does it have nylon in it?
"The 'Smock, Parachutist', to be more precise, was introduced to airborne forces in the mid-1970s to replace the Denison Smock still in use until then by them and the Royal Marines. The Denison smock had been introduced around 1940 and revised from time to time until the last versions were made around 1972.
The new Smock, Parachutist, was basically a re-invention of the old Denison design, with many familiar characteristics, notably knitted cuffs, 'mandarin' collar, full-length blackened zip, and press-studs on the crotch flap. The two bellows chest and two bellows lower front pockets have a fold-over flap, and close with blackened copper press-studs; like those on the Denison smocks the first Smock, Parachutist, had press-studs made by Newey. There is also a left sleeve pocket to hold a rule and pen, as on the 1968 Pattern Smock, combat, two internal chest pockets and two internal lower back poachers pockets, and green cord drawstrings at the waist (internally) and the bottom hem.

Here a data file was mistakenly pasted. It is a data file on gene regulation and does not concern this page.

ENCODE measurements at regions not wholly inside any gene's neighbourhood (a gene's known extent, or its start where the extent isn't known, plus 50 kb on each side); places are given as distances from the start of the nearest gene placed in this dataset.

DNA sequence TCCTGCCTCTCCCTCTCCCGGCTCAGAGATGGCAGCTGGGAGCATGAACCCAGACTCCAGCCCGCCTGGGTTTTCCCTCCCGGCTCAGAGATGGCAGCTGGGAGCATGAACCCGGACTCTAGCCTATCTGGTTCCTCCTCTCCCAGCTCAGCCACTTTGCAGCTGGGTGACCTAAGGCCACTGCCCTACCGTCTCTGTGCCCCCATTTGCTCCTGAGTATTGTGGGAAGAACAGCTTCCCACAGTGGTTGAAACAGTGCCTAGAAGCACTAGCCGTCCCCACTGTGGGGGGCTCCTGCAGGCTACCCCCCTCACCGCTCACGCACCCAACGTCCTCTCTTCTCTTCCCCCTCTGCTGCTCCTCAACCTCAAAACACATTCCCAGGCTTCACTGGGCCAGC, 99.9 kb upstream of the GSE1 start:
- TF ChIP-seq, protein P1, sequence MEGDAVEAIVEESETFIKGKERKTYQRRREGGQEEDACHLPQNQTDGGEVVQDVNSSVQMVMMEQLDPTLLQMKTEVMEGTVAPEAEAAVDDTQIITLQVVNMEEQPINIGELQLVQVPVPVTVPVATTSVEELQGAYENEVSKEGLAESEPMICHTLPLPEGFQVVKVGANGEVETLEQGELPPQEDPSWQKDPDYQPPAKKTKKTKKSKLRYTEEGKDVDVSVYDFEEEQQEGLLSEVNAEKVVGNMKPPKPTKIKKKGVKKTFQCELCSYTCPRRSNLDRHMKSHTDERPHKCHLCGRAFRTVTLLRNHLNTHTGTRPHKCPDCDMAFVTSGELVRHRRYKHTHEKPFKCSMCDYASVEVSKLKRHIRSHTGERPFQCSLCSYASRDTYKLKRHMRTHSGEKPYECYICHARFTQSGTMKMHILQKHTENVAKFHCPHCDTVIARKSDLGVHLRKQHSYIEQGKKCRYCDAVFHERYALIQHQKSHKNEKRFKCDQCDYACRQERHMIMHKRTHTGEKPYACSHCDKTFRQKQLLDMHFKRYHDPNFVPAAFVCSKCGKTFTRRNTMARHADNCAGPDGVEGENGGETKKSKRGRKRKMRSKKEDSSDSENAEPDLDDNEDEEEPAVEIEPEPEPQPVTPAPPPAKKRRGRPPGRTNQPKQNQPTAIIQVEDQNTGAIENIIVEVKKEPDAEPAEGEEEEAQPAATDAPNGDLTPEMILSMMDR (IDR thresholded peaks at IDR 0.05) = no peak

There was no fitted hood, though a Hood, cold weather, combat could be fitted to the central hood button and the two epaulette buttons.
These early Smocks were the same 100% cotton as the contemporaneous Smock, combat, and were made from the now general 1968 Pattern DPM cotton fabric. Lined only on the shoulders and upper arm, the lower half showed white on the reverse side to the camouflage printing.
In the mid 1980s NATO sizing came in, and shortly after a small bellows FFD pocket was added to the tricep of the right arm. By this time the quality of material had gone down, and the fabric had a percentage of nylon in it. The pattern also became much darker with the browns and blacks making a higher percentage of the camouflage pattern."